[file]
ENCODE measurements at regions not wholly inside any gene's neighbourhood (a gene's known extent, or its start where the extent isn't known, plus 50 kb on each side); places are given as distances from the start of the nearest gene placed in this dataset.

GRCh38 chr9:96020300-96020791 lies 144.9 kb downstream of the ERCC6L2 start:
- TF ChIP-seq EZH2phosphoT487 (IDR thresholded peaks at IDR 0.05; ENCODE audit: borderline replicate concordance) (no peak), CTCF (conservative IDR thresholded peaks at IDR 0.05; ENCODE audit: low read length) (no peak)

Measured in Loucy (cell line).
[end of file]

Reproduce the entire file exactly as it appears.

ENCODE measurements at regions not wholly inside any gene's neighbourhood (a gene's known extent, or its start where the extent isn't known, plus 50 kb on each side); places are given as distances from the start of the nearest gene placed in this dataset.

GRCh38 chr9:96020300-96020791 lies 144.9 kb downstream of the ERCC6L2 start:
- TF ChIP-seq EZH2phosphoT487 (IDR thresholded peaks at IDR 0.05; ENCODE audit: borderline replicate concordance) (no peak), CTCF (conservative IDR thresholded peaks at IDR 0.05; ENCODE audit: low read length) (no peak)

Measured in Loucy (cell line).